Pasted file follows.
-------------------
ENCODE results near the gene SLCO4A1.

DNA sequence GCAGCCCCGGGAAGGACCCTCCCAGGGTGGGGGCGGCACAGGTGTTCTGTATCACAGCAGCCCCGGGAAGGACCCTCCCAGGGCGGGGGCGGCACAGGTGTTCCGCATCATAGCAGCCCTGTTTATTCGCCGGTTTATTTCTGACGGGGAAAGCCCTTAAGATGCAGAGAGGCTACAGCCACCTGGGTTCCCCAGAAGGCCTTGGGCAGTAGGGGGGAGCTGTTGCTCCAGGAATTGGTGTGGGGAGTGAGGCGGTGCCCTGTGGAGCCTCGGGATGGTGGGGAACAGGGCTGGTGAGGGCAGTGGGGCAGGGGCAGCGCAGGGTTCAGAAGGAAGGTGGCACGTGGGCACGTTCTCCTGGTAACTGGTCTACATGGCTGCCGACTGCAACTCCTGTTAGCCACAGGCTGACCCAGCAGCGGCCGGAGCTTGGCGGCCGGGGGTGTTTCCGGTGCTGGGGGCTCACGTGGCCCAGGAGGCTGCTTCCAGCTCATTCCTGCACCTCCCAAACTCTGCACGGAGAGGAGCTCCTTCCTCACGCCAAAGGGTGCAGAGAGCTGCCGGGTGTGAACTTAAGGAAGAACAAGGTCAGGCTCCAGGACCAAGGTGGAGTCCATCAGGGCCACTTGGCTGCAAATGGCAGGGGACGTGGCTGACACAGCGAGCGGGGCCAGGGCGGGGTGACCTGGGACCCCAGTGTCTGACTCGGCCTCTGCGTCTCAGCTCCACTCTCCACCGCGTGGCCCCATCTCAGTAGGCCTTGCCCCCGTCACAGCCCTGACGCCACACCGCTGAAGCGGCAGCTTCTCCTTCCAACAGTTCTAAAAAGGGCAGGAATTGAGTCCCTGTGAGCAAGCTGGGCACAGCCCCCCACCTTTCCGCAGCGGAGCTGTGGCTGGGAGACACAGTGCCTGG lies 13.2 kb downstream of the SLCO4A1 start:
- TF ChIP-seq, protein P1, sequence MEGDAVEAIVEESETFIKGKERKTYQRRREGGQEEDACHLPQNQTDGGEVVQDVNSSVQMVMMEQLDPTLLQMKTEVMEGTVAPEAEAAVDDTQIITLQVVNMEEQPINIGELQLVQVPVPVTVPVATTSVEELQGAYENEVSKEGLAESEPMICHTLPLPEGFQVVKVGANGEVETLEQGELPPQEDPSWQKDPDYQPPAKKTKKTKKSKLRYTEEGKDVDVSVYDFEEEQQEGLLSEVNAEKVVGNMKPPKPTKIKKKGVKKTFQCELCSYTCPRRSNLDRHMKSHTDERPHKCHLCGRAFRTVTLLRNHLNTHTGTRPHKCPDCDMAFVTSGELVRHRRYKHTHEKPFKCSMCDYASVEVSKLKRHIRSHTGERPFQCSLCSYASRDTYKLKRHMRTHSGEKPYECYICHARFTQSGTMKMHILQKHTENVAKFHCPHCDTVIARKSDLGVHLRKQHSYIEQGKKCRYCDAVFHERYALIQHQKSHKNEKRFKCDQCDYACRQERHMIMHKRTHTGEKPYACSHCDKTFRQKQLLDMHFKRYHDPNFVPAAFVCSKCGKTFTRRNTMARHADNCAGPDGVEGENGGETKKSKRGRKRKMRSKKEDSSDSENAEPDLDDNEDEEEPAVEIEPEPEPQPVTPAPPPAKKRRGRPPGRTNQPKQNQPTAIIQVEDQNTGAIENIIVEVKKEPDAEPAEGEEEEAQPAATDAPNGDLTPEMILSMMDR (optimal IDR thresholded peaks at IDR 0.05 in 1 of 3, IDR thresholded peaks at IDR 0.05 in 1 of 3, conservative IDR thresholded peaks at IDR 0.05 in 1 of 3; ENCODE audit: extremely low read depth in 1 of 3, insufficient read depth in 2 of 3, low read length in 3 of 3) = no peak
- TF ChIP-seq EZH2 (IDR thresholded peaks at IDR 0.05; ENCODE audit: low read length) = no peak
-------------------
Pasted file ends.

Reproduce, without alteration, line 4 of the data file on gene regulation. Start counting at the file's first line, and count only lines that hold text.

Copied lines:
- TF ChIP-seq EZH2 (IDR thresholded peaks at IDR 0.05; ENCODE audit: low read length) = no peak